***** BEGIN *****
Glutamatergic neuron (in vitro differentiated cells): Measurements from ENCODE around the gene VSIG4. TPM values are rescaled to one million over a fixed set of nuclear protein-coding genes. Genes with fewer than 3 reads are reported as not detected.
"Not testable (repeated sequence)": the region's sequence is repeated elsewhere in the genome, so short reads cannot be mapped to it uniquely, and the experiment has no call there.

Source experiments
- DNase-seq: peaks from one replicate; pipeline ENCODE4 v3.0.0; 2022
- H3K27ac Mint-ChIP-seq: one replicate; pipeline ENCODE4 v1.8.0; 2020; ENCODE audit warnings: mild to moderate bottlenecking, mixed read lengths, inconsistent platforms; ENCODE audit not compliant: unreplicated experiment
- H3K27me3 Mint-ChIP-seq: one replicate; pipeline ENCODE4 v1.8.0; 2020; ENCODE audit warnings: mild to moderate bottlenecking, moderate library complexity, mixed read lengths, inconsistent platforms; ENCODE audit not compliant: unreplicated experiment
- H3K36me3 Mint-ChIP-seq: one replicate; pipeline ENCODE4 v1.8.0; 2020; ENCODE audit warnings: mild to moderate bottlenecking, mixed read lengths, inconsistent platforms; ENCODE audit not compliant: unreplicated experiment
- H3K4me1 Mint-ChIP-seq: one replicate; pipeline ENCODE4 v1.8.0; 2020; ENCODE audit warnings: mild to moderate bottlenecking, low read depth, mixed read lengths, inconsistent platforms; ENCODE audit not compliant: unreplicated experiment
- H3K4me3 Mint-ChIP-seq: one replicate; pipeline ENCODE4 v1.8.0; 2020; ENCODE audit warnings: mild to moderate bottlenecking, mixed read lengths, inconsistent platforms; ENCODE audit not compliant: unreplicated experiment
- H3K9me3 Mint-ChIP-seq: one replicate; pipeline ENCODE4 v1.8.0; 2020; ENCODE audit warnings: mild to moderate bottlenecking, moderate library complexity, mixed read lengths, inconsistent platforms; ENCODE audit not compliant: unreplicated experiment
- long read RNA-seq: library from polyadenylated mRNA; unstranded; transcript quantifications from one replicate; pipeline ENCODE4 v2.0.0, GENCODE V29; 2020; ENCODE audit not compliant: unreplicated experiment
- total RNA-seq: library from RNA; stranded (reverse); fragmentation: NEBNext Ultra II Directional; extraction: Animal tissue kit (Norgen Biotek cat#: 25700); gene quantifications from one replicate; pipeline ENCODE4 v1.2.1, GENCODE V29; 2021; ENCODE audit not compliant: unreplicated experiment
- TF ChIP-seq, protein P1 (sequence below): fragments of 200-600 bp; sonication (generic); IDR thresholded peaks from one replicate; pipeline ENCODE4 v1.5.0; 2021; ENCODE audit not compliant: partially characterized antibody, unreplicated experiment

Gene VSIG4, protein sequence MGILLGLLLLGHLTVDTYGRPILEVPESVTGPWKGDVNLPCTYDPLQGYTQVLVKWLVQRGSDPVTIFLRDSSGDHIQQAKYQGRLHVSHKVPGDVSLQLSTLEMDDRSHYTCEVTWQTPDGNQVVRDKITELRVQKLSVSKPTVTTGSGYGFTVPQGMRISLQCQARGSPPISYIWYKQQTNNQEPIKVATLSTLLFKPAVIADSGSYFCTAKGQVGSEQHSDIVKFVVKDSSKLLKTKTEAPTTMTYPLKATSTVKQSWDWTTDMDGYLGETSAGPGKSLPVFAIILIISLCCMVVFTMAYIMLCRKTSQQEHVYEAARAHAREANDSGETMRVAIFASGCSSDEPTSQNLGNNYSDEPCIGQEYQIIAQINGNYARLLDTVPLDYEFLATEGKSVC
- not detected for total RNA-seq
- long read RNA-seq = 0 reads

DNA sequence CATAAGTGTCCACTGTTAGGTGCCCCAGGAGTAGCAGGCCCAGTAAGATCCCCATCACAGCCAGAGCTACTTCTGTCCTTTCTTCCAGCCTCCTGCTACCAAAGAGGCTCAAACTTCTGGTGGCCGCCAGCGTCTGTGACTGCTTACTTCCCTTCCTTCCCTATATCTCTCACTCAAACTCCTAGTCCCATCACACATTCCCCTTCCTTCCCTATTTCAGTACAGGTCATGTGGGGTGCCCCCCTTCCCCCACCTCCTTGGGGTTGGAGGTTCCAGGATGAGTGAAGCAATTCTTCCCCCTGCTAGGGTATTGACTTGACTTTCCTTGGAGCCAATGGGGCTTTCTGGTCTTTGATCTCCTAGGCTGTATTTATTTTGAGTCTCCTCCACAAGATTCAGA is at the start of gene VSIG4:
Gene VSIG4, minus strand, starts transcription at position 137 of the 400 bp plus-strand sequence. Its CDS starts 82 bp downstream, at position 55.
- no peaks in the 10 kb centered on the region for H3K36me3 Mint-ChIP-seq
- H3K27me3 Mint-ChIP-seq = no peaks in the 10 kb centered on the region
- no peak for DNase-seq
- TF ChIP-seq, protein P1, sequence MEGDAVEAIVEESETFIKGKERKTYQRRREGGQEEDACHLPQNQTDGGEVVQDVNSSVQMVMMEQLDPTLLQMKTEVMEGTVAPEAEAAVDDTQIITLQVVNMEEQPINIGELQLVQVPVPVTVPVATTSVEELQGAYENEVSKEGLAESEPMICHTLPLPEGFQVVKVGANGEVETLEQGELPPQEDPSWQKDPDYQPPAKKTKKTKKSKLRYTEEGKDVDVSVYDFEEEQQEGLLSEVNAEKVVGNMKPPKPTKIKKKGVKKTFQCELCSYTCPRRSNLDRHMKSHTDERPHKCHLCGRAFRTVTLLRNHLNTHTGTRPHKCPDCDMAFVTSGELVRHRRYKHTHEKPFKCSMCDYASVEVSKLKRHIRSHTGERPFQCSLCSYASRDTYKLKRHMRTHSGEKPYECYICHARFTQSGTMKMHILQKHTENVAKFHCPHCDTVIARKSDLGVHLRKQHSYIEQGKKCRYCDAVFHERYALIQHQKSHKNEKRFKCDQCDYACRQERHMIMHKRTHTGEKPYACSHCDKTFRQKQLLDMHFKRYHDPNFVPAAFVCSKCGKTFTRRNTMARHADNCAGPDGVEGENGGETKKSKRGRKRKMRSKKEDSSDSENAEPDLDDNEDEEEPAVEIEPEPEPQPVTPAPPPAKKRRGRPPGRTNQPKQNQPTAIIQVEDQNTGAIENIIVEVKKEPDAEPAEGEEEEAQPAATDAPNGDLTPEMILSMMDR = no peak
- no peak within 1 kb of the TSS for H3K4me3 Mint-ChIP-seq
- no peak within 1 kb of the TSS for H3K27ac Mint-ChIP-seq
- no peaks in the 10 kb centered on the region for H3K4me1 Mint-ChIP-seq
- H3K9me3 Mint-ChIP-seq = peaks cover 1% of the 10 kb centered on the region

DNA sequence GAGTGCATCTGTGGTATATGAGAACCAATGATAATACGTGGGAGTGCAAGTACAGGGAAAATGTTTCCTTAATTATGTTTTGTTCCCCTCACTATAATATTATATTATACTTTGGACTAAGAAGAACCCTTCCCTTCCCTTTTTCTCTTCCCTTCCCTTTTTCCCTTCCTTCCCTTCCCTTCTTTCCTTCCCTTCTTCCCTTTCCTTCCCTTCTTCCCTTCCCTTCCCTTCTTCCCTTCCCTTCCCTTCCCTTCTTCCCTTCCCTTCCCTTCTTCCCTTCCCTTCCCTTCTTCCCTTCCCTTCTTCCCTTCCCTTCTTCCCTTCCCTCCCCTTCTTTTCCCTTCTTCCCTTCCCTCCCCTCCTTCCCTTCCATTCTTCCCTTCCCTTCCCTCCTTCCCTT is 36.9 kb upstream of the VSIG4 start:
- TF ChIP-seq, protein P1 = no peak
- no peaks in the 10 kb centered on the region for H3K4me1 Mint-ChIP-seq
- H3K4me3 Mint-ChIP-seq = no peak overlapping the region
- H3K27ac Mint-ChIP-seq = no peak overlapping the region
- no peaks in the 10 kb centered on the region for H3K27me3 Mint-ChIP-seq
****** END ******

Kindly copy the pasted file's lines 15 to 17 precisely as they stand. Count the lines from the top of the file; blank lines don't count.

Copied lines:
- not detected for total RNA-seq
- long read RNA-seq = 0 reads

DNA sequence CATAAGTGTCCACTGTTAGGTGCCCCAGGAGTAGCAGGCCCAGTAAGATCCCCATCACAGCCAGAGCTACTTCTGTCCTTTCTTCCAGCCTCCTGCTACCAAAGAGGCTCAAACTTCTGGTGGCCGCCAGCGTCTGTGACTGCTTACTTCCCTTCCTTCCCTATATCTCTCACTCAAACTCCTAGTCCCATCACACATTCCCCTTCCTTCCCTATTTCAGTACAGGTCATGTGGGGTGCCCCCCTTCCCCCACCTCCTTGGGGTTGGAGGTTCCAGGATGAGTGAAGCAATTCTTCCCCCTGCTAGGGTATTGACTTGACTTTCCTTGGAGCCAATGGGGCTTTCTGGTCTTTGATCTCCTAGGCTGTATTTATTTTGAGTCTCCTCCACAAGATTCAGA is at the start of gene VSIG4: